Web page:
Day 5-7

Carlile Adventures
Mark Carlile
Tue 10 Oct 2006 09:32
The last 3 days have seen me pass the Bay of Biscay, and just about reach the top of Spain. The winds haven't been that favourable. The winds have been predominantly coming from the South West. That is the way I want to go, so it means I have to zigzag left and right to make progress. Most days have seen a calm at some point. This has given me a chance to do maintenance tasks like checking for leaks, tighten rigging, and keep the boat ship shape.

For the first week, I have travelled 573.4 nautical miles, or a little over 80 nautical miles per day. This is a little under my planned week length. Most weeks I should do over 600nm. The day of poor weather probably stopped me reaching the target. The boat weighs an extra 1.5t with all of the fuel, water, and food on board at the start as well.

I am happy to have made Plymouth to near Spain in this time. I have completed two of the more difficult parts of the trip. The first was to cross the English Channel dealing with fatigue due to lack of sleep, watching cautiously in the busiest shipping lanes of the world. The second difficult part has been to cross the Bay of Biscay. I have crossed it a little late in the sailing season (so I can pass South Africa at the best time), and it is notoriously known for bad weather. I had one day of uncomfortable weather so I am pleased to have past it.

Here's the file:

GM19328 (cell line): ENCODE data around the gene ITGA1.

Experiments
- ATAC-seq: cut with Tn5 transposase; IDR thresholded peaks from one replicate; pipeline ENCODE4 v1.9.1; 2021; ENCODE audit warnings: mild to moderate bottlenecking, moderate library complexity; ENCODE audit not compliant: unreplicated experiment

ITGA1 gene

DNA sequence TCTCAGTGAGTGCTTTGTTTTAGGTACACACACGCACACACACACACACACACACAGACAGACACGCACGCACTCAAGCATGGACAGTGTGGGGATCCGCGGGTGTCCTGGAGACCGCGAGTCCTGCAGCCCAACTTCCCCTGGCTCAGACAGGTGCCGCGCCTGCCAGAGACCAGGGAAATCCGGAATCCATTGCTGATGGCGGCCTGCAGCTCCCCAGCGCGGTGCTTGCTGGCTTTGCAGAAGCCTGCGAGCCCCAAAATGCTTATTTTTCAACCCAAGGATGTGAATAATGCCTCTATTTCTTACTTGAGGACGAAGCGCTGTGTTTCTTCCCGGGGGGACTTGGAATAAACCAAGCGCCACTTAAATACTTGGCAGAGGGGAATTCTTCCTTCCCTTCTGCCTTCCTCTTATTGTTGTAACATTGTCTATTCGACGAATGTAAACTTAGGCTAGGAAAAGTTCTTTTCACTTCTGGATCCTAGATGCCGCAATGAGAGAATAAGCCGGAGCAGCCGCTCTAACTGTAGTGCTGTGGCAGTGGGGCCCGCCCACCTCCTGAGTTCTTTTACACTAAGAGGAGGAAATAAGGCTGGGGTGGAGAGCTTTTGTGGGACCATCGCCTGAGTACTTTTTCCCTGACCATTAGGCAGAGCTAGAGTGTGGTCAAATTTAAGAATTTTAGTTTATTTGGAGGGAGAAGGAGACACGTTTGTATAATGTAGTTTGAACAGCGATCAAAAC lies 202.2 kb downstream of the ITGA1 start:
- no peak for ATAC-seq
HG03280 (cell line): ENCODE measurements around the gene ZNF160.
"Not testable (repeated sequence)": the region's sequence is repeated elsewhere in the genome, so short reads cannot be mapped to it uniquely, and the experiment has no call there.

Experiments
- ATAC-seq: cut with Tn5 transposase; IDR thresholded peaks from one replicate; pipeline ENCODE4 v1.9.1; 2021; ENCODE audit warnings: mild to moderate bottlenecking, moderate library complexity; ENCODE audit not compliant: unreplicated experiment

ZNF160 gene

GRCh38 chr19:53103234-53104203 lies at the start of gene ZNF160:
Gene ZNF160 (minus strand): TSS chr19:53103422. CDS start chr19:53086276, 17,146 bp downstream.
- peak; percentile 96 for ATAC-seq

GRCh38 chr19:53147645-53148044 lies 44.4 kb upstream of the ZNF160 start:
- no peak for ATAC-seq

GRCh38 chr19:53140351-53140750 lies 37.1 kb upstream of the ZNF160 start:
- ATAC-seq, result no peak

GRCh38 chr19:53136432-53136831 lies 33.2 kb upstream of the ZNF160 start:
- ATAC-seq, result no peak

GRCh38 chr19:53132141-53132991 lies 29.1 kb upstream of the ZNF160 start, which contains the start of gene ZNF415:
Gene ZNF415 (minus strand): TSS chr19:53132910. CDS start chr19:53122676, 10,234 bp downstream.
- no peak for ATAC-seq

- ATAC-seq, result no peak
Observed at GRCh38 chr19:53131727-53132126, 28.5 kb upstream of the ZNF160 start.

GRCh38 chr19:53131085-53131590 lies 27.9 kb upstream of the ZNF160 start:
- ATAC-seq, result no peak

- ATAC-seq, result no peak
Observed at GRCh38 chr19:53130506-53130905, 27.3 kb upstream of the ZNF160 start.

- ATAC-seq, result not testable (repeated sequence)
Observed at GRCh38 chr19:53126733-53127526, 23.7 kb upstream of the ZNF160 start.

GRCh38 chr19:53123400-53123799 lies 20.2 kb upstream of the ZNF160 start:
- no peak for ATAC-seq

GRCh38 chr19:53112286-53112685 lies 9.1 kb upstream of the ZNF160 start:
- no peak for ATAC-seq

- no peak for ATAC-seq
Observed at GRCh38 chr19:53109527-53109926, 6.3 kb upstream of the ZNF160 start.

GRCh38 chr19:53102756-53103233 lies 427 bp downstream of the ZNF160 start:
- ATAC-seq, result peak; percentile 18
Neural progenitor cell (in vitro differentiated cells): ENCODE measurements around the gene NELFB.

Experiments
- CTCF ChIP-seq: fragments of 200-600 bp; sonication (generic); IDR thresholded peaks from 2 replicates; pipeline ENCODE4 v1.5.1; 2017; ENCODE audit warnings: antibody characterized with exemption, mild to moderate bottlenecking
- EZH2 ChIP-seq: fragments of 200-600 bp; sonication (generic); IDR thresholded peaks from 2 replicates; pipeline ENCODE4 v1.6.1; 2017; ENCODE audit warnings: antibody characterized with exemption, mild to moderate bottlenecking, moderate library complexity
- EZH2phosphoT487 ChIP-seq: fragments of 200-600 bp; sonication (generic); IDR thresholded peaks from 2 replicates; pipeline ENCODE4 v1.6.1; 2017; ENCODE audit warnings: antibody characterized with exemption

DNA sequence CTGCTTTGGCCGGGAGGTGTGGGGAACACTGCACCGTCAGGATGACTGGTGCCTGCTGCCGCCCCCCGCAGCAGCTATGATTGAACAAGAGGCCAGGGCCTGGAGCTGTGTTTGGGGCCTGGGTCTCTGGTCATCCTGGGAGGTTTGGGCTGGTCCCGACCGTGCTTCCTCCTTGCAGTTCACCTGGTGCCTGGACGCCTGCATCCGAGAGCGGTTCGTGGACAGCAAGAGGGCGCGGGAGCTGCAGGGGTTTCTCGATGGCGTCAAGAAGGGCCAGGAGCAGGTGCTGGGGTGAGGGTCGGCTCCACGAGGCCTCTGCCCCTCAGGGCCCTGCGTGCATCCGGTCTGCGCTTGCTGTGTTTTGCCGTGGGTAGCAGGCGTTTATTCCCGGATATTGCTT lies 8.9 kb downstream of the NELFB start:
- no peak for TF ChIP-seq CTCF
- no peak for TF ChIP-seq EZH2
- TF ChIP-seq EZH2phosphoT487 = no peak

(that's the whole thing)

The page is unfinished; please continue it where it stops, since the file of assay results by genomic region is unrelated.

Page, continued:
I have recovered from the lack of sleep and haven't seen ships for a day now.
The days have been mainly showers, and cloudy being quite unsettled. The nights are getting a bit warmer, and the days reach about 18C. Reaching Spain means warmer weather and if the weather routing is right some more settled and favourable weather.

The first week has meant that I have been sailing, navigating, and getting into a routine.
I haven't had much off duty time to do things like read. I have listened to the BBC World Service on the radio to keep up with world events.

I feel perfectly fine with my spirits high. Thanks to everyone for your emails. It really does help to keep me feel connected with the real world, or have made me laugh. I reply to every email I receive, so keep them coming.

That's about it here on the high seas where it is currently about 5000 metres deep, and the ocean a deep blue.

That's a good day to you from Ingrid

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